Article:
**Moz** works for a company that needs to handle financial transactions. They use Delphi, which has a handy-dandy fixed precision `Currency`

type, which should make this easy.

Of course, someone opted to do most of the math in `double`

precision floating points anyway. Which lead to this function:

```
function XWholeCents(dValue: double): Currency;
var
dAdditionalAmount: double; // used to stop a rounding problem with Delphi
begin
try
dAdditionalAmount := 0.0001;
if (dValue < 0) then
begin
dAdditionalAmount := -1 * dAdditionalAmount;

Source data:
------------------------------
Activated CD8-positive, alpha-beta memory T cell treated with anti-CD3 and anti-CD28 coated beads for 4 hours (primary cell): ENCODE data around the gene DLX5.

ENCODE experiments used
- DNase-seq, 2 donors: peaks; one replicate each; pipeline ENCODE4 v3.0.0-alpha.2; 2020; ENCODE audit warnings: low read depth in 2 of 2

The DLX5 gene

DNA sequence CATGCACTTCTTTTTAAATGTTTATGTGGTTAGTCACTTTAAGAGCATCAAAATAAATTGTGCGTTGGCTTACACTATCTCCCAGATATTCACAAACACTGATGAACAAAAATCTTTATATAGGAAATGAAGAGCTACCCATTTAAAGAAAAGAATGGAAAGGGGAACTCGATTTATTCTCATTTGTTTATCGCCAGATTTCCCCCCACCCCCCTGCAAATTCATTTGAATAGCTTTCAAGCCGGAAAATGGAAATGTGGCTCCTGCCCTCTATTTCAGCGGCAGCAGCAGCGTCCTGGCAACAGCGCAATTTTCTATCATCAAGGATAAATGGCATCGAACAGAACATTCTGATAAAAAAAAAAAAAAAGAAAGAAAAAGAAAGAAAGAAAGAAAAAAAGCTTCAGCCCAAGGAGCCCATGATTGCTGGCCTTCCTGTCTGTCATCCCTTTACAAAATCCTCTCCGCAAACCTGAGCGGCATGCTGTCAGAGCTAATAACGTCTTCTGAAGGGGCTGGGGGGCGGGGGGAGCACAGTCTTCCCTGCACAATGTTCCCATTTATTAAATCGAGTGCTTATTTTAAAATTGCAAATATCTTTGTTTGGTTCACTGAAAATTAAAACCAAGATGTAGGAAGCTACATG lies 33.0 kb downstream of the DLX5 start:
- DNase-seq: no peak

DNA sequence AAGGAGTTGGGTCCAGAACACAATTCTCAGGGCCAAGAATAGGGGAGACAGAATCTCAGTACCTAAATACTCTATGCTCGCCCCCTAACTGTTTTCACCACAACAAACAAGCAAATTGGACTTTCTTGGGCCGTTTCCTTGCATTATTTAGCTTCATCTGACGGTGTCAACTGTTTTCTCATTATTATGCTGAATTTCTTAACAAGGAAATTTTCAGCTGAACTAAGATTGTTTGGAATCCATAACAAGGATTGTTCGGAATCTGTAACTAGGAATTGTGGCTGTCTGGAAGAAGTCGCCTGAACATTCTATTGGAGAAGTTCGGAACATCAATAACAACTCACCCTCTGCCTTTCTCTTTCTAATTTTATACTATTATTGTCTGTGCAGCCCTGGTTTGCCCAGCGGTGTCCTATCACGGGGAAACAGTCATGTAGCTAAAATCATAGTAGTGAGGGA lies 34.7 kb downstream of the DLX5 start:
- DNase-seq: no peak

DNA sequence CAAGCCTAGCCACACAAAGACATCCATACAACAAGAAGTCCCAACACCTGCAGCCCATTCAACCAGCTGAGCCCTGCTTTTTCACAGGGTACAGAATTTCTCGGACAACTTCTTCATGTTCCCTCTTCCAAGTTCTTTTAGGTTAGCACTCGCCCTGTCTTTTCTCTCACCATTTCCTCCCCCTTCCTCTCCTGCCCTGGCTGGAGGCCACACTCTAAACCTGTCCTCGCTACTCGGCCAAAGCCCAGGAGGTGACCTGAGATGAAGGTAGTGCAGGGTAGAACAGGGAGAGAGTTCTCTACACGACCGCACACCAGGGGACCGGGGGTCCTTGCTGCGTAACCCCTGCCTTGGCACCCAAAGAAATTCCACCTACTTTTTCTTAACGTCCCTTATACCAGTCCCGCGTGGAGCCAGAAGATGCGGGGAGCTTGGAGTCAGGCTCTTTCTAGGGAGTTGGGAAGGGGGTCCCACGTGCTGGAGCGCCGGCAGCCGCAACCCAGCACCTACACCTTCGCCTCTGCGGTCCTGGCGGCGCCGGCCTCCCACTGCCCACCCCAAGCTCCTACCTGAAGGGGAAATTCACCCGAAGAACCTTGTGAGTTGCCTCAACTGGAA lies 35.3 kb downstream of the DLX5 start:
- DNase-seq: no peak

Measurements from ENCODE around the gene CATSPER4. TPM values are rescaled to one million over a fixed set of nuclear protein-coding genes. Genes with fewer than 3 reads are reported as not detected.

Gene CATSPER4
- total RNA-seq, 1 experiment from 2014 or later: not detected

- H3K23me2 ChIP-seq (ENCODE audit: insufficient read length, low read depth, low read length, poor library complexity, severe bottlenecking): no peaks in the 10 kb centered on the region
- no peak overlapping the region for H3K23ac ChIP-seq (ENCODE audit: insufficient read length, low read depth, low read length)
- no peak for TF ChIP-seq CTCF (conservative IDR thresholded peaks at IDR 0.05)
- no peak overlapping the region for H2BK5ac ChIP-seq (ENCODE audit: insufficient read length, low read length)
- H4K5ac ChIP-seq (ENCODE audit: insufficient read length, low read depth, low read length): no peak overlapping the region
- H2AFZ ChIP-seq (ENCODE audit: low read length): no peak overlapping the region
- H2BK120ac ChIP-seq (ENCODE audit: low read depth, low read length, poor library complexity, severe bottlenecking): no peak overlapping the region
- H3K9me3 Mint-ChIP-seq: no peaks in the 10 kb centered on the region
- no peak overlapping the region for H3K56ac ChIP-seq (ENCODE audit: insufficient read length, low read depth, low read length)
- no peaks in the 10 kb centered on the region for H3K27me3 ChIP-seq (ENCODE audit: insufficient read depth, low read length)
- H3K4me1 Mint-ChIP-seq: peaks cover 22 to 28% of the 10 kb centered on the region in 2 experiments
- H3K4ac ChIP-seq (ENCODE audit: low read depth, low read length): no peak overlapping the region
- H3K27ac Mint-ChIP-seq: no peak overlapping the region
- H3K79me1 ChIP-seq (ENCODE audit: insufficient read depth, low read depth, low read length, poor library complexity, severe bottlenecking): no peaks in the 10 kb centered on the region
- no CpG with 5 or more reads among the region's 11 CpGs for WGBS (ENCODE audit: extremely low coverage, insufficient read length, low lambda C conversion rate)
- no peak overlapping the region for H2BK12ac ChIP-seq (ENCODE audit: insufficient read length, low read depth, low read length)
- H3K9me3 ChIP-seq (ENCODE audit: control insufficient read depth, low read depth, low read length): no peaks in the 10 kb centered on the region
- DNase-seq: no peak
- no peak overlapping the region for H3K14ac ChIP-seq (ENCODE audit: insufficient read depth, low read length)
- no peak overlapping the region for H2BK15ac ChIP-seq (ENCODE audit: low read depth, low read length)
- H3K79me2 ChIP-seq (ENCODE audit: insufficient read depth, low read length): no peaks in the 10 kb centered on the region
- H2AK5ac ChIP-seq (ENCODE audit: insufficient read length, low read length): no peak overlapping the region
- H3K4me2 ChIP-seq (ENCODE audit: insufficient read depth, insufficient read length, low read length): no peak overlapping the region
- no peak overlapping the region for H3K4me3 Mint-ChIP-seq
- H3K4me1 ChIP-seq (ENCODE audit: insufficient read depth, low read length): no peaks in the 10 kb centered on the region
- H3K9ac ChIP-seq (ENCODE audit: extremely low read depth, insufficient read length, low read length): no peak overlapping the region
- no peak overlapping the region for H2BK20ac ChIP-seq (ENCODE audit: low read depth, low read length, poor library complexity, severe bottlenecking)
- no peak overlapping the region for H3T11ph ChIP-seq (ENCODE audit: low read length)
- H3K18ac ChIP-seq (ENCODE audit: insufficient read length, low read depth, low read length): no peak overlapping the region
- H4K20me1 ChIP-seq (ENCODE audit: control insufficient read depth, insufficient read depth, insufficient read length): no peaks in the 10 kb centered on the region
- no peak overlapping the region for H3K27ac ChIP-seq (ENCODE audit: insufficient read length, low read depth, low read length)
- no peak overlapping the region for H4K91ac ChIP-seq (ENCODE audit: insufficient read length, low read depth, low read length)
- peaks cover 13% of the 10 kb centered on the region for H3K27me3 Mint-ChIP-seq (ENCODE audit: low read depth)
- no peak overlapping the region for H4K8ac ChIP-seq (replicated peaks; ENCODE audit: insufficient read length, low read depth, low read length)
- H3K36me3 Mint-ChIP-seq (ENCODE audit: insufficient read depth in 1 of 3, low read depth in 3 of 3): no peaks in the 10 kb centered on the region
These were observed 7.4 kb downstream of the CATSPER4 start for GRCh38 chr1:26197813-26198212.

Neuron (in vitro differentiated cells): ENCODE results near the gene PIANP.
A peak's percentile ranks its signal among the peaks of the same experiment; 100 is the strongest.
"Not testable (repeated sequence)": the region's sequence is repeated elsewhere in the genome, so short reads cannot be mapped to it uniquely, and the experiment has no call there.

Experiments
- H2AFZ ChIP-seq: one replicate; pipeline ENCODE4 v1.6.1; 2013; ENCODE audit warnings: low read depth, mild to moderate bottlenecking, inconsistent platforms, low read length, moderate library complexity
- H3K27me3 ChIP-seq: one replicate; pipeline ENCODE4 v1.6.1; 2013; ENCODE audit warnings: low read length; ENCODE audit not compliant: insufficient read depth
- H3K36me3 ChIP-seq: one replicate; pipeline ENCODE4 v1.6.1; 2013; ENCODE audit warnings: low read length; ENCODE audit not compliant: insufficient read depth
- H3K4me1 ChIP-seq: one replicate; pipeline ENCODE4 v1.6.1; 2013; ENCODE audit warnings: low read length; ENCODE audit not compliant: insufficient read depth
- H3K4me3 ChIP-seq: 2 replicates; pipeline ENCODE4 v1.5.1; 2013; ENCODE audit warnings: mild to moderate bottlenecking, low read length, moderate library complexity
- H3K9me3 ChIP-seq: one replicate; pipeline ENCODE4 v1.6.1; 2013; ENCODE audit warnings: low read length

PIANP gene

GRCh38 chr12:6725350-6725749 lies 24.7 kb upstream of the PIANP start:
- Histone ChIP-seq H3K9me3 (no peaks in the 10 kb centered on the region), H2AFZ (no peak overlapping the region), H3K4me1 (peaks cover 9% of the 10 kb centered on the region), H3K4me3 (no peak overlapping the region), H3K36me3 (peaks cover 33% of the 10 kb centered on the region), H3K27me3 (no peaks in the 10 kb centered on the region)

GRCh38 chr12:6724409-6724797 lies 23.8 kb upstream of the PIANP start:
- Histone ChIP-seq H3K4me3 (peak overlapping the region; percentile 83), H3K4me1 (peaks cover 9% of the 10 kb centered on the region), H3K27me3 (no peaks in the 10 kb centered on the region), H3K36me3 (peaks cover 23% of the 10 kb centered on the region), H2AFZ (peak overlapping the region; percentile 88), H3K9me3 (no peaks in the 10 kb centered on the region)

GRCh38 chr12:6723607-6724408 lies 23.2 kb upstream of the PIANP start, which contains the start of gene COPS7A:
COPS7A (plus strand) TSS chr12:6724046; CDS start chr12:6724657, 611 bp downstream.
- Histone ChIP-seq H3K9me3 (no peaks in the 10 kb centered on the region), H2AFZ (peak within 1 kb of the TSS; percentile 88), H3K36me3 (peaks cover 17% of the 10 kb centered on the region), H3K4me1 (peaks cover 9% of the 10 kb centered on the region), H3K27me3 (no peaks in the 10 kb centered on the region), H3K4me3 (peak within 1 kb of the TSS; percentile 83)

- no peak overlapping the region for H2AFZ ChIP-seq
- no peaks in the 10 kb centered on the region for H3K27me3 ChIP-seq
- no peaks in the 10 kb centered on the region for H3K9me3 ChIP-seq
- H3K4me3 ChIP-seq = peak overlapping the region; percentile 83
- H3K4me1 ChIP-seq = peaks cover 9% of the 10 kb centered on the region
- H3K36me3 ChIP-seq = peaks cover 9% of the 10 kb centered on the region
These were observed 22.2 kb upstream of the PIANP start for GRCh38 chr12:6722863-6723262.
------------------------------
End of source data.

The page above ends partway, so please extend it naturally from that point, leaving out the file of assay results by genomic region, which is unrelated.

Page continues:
end;
Result := XStrToCurr(FormatCurr('#######0.00', dValue + dAdditionalAmount));
except
Result := 0.00;
end;
end;
```

The core of this method is a pretty traditional "convert a number to a string, then parse the string back into a number" bit of WTFery. The "secret sauce" on this one is its attempt to "stop a rounding problem with Delphi". They shift the number one ten-thousandth of a cent away from zero, then format it down to two decimal places, which rounds off. Then they can convert it back to a `Currency`

type.

If they had been *using* `Currency`

the whole time, none of this would be necessary.

In any case, if you're wondering what is going on with that rounding, I'll let Moz explain:

The rounding? Lets just say that my current task is to discover why the way we round totals is so often wrong.